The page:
For many marginalized Canadians, the former provincial and federal politician will be associated with neglect and lost opportunities.
When former federal finance minister Jim Flaherty died suddenly last week, his stunned colleagues and many political observers reacted with sadness but also with high praise. Those who had known and worked with Flaherty, even as political opponents, remembered him as an effective, personable, loyal, and dedicated public servant.
Many others, though, remember the legacy of a man whose administrations—the Mike Harris government in Ontario, and Prime Minister Stephen Harper’s federal Conservatives—made a point of accommodating certain Canadians while leaving others behind. The soaring tributes to Flaherty simply don’t ring true for many, particularly those who experienced poverty and marginalization during his 20 years of governance. Flaherty often espoused the view that those struggling to survive in Ontario and across Canada had only themselves to blame.
After Mike Harris was elected premier of Ontario in 1995, he cut welfare rates by 21 per cent, froze disability support, and tightened eligibility requirements for social assistance. At the same time, the government eliminated rent controls and stopped building social housing. Rents across the province skyrocketed, shelter use increased dramatically, and many poor Ontarians struggled to survive. Yet Harris and company focused excessive attention on so-called welfare fraud, even though its incidence was extremely low (about 0.1 per cent of cases in 2001–02). The government even pre-emptively mailed warnings to all welfare recipients indicating that their benefits would be cut off if they broke the rules.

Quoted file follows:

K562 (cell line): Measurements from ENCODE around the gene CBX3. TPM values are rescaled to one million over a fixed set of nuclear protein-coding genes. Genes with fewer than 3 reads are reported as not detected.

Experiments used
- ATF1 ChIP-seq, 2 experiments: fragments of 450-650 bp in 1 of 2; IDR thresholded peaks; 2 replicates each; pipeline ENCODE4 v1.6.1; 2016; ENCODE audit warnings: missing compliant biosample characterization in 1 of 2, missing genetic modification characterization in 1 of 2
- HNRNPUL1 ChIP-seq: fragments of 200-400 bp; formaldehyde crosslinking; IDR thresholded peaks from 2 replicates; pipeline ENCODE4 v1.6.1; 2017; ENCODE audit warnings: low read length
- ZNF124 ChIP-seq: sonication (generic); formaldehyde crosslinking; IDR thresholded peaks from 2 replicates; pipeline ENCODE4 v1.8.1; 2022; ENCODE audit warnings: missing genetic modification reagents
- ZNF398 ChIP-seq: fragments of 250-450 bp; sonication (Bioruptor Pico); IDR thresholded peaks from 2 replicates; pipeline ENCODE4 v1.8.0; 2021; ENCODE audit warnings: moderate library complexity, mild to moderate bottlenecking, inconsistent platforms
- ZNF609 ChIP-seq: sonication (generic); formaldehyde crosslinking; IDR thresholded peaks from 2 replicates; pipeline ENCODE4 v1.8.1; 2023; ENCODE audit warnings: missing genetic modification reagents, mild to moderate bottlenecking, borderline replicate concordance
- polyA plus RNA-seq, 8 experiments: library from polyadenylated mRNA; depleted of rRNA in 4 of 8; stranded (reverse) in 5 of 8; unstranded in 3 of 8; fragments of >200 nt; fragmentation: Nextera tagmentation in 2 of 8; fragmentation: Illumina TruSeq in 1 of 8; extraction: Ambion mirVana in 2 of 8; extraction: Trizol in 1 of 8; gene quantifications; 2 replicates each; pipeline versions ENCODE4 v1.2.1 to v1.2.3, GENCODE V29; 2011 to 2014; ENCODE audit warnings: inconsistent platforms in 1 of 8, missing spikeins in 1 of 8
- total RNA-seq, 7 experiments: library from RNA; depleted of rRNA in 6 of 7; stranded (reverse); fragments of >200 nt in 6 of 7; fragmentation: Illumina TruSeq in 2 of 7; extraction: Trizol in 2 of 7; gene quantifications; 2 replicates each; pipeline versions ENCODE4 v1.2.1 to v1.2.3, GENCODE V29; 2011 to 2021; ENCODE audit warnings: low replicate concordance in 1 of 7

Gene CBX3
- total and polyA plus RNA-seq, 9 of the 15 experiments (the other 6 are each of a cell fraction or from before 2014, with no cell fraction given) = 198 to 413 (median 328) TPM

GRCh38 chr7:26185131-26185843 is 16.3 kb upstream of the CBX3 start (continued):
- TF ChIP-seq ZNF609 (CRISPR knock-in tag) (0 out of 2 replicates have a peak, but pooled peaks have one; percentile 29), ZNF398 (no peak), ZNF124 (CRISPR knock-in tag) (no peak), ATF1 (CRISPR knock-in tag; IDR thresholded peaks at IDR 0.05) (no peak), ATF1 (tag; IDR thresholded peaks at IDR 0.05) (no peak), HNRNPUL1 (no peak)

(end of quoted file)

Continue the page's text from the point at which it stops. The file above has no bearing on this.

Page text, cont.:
Flaherty, who served as finance minister and deputy premier under Harris, characterized cuts affecting marginalized people as necessary, tough choices. “Am I going to say to the people of Ontario that it’s all gloom and doom?” Flaherty asked as he spoke in the legislature in 2001. “No, I’m not, because since 1995, Premier Harris and our team have made the difficult decisions, resulting in lower taxes, resulting in lower inflation, prudent fiscal management and three balanced budgets in a row.”
As federal finance minister, Flaherty and the Harper government restricted Employment Insurance benefits for political gain. Flaherty said surpluses in the EI program meant previous governments had been taking too much money from Canadians. But when the surpluses continued under his watch, Flaherty responded by toughening the eligibility requirements for EI recipients, and again launching investigations into alleged abuses of the system. Payouts declined despite the surplus, and unemployed Canadians who paid into the safety net were increasingly unable to access it.
Many remember Flaherty most for an infamous pledge—made during his 2002 Ontario PC party leadership bid—to force homeless people into hostels and shelters or, if they refused, to send them to jail. “There is nothing compassionate about allowing people to live on the streets,” Flaherty commented at the time. But those critical of the housing and social assistance policies Flaherty had supported found this proposal to be doubly cruel. Homeless advocate Cathy Crowe said the plan amounted to a criminalization of poverty whereby “certain people are made illegal and removed.”
It’s possible Flaherty meant well when he cut housing, raised eligibility for social safety net programs, and mused about jailing the homeless—but that’s beside the point. Flaherty passed on few opportunities to moralize about and scrutinize those in need, to raise the bar for government support on the assumption that too many Canadians seek it in bad faith. This assumption runs contrary to the experience of many Canadians, and for many of them, Flaherty’s legacy has been, and will continue to be, one of neglect and lost opportunities.